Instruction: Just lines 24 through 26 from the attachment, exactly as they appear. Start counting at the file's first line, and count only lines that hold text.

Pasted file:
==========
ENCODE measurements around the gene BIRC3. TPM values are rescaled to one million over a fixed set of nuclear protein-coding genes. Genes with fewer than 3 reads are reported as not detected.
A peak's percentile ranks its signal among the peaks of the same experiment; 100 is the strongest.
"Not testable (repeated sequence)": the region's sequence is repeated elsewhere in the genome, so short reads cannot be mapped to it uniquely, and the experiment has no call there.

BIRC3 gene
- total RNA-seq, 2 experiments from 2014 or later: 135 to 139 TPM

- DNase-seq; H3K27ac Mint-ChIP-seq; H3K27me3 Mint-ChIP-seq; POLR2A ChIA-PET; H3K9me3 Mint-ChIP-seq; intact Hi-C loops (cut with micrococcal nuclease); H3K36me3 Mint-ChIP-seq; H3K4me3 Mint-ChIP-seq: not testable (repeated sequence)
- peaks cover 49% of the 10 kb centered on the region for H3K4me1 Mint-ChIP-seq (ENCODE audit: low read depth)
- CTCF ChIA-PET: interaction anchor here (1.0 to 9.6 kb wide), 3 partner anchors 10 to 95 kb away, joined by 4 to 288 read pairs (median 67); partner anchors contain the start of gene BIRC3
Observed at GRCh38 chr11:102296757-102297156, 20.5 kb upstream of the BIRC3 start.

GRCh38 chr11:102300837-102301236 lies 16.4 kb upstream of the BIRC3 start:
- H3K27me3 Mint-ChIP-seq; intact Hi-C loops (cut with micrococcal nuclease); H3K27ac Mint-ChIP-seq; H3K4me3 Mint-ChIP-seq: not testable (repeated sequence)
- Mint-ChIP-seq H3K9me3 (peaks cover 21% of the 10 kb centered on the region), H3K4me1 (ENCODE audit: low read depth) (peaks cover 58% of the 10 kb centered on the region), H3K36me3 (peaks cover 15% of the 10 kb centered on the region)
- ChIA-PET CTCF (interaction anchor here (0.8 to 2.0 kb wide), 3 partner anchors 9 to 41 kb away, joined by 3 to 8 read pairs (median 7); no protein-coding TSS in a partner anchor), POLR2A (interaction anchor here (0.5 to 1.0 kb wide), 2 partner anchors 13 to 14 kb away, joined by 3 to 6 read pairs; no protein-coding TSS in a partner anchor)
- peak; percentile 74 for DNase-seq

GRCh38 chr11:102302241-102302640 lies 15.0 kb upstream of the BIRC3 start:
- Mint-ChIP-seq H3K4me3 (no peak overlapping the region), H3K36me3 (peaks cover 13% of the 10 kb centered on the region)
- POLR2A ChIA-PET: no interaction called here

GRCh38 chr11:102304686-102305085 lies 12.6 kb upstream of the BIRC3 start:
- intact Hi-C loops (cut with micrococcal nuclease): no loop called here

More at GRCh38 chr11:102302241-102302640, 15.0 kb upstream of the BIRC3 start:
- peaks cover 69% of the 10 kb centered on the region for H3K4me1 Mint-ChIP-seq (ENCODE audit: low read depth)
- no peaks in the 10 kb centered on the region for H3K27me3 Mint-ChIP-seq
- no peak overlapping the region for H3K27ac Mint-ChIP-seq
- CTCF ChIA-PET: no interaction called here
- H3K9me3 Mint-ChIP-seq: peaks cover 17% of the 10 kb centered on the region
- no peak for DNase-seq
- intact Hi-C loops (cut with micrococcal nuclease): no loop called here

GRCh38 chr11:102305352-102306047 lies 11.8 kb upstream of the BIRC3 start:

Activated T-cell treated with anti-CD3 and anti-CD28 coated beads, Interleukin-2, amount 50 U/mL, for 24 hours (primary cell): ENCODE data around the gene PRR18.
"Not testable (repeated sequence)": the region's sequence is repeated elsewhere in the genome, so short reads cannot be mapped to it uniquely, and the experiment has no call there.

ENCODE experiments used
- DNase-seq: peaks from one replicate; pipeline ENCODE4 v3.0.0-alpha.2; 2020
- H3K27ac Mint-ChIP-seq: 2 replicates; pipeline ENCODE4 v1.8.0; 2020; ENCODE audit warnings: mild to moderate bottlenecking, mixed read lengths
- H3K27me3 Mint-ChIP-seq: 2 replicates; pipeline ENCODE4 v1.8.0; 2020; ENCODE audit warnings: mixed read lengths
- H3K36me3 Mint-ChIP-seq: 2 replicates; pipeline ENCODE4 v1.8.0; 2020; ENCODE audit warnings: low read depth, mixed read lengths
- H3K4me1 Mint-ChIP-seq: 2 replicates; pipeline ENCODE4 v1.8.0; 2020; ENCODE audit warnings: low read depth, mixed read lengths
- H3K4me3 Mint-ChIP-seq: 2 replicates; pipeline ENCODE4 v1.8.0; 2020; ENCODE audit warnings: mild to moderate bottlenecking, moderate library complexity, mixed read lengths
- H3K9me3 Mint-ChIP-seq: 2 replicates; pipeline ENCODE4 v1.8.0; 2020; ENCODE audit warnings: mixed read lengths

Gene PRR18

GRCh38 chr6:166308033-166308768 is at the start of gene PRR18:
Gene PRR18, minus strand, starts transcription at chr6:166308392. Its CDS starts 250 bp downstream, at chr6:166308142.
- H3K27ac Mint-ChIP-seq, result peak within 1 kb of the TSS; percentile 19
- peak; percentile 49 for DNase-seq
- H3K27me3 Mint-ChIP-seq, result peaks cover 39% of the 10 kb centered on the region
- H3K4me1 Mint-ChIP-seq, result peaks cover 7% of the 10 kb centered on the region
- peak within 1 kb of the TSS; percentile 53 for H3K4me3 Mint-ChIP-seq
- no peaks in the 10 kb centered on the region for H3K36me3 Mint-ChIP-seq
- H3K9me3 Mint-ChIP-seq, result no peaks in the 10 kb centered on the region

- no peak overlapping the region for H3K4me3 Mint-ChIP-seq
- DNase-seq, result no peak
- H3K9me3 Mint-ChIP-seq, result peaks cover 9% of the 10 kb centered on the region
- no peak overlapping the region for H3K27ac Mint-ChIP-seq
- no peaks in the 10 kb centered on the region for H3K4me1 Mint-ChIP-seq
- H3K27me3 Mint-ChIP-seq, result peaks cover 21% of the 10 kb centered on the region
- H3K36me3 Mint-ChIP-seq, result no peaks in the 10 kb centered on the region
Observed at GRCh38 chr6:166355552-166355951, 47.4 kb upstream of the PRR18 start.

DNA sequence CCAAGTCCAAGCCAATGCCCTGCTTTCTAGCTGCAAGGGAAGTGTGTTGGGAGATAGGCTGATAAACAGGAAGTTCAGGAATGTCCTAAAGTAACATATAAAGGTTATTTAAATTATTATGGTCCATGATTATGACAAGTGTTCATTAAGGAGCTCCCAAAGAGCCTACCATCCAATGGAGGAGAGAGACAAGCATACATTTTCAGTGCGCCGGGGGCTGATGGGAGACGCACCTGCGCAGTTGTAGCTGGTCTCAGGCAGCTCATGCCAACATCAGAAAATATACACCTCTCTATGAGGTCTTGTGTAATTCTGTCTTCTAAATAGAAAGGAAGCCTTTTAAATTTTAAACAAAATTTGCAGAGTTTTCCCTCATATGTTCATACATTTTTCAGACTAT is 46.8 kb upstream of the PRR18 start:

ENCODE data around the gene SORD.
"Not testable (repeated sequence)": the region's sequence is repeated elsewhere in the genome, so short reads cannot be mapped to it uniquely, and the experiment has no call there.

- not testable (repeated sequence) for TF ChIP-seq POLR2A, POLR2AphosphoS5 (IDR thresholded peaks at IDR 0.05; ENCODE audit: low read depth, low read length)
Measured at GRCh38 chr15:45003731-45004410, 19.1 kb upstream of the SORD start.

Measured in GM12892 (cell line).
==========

- CTCF ChIA-PET: no interaction called here
- H3K9me3 Mint-ChIP-seq: peaks cover 17% of the 10 kb centered on the region
- no peak for DNase-seq